Analyses were performed using SAS version 9.3 (SAS Institute, Inc.), with PROC SURVEY procedures and Taylor series variance estimation to weight and adjust for strata and clustering of the complex survey design. Weights to account for subsampling in the present sample were applied as described previously (14). Bivariate relationships between ANA status, vitamin D category, and covariates were assessed using design-based Rao–Scott χ2 and Wald F statistics. Potential confounders were selected on the basis of a priori hypotheses or if they were associated with the exposure and outcome. Several indicators of health status and comorbid conditions, including high blood pressure, high triglycerides, high cholesterol, and smoking status, were investigated as potential confounders, but they were not associated with the exposure or outcome. Nonetheless, we performed a sensitivity analysis, excluding hypertensives. We used multivariate logistic regression to estimate prevalence ORs (POR) and 95% confidence intervals (CI), modeling the association between vitamin D deficiency and ANA adjusted for age, sex, race/ethnicity, education, season, and NHANES cycle, and in a second model, additionally adjusting for BMI and physical activity.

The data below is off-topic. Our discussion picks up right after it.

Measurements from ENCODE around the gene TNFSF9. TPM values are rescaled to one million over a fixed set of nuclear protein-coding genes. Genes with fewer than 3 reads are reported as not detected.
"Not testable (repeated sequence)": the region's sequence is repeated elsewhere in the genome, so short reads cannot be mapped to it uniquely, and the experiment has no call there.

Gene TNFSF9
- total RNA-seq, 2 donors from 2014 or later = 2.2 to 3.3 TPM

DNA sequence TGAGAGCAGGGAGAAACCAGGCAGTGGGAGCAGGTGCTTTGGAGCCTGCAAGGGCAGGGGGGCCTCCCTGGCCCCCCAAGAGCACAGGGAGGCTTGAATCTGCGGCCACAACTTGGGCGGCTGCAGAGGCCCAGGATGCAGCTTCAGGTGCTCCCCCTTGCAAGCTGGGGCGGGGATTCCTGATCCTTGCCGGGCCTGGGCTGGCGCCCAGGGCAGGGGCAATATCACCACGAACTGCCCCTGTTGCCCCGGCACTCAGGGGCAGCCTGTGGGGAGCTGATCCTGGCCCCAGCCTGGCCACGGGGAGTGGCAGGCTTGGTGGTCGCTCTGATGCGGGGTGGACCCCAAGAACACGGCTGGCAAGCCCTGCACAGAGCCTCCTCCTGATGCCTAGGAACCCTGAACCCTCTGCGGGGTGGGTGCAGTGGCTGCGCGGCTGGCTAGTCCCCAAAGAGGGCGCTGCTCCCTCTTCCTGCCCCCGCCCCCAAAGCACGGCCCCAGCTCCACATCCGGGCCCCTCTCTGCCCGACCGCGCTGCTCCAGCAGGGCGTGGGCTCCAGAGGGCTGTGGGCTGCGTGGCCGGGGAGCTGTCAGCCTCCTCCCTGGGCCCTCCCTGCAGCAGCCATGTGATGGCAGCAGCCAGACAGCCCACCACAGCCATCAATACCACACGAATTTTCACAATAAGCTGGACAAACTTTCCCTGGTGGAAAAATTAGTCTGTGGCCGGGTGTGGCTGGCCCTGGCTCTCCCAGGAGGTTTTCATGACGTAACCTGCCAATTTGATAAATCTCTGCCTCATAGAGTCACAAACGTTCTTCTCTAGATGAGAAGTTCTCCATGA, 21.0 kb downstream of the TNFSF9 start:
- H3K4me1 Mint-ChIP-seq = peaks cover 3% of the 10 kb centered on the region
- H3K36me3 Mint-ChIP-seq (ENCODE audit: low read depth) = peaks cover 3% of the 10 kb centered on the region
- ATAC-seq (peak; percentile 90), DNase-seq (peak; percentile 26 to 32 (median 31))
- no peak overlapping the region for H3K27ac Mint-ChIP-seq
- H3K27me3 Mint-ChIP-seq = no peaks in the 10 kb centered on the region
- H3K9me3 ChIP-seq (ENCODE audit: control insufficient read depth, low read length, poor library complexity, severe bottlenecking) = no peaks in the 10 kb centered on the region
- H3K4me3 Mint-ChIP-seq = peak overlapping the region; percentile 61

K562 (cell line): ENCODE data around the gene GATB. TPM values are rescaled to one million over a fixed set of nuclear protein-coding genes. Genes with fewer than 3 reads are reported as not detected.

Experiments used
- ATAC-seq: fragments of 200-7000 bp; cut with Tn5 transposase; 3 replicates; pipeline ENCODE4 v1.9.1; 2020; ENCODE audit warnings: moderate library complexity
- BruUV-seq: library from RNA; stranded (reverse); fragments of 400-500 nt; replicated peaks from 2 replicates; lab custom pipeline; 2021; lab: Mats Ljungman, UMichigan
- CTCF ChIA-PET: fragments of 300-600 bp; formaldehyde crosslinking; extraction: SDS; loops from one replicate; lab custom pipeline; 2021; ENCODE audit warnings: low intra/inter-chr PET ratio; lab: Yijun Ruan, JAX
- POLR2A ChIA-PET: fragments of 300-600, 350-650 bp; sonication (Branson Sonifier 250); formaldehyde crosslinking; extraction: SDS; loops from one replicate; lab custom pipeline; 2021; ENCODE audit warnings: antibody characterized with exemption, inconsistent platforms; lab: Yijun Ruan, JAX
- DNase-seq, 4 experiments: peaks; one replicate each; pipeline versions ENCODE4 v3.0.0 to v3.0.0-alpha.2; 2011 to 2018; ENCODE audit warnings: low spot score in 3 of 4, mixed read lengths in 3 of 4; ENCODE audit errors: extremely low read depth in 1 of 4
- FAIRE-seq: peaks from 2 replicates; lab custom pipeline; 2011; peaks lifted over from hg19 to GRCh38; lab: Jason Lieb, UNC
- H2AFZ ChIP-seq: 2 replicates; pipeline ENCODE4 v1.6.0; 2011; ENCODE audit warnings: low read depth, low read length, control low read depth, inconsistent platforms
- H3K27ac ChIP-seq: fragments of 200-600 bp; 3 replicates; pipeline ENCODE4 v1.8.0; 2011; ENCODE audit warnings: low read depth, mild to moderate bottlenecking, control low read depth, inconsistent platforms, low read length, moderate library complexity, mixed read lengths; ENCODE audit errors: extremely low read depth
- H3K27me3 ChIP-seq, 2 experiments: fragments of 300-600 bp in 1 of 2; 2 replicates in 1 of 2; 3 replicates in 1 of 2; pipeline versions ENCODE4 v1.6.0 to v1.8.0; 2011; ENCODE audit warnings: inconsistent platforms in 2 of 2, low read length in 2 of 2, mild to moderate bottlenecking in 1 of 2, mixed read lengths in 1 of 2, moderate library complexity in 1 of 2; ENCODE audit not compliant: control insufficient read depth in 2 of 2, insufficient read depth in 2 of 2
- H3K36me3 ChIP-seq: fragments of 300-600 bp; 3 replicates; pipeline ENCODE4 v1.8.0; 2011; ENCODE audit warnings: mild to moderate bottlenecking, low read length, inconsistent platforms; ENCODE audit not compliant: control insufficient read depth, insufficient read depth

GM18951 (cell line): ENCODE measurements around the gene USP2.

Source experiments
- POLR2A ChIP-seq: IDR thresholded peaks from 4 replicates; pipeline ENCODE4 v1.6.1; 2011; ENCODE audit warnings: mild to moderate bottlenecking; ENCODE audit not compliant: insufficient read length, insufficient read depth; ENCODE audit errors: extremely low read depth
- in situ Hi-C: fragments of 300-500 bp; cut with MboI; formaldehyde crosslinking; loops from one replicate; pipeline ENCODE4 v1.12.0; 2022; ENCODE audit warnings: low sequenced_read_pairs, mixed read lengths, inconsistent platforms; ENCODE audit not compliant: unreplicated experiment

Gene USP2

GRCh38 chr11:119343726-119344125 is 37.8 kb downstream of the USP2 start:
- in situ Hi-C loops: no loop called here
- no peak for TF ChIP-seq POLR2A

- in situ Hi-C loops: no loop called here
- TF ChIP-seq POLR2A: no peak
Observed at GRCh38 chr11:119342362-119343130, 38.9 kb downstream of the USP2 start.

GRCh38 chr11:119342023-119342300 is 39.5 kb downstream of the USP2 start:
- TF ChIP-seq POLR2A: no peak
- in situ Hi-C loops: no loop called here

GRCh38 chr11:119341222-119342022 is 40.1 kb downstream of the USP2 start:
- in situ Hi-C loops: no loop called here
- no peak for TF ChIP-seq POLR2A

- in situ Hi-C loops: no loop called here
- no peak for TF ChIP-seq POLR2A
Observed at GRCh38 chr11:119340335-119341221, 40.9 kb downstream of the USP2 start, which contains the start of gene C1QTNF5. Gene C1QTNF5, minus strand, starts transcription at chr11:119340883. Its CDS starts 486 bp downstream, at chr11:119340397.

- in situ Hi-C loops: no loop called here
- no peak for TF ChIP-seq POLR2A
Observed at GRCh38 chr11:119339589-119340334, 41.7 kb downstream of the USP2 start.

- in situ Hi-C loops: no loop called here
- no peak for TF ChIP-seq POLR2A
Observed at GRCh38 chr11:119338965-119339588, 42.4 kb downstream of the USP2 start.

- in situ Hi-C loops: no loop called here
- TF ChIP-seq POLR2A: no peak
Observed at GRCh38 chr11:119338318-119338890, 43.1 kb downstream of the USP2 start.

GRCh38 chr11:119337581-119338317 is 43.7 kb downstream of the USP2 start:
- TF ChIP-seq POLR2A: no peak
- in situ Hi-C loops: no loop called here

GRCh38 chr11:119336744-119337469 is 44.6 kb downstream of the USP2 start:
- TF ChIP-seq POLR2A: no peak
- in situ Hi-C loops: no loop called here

The estimated weighted prevalence of ANA positivity (score 3 or 4) was 17.5% in the U.S. population aged 50 and older. Prevalence varied by sex (20.7% of females and 13.9% of males were ANA positive) and by race/ethnicity (15.9% of non-Hispanic white, 26.7% of non-Hispanic black and 21.9% of other were ANA positive), but only the sex difference was statistically significant (P = 0.02; Table 1). When ANA prevalence was compared between non-Hispanic blacks and non-Hispanic whites, a statistically significant difference was observed (P = 0.05). ANA-positive participants were less likely or unable to engage in moderate or vigorous physical activity (P = 0.01). ANA was not associated with age, education, race/ethnicity, BMI, or NHANES cycle.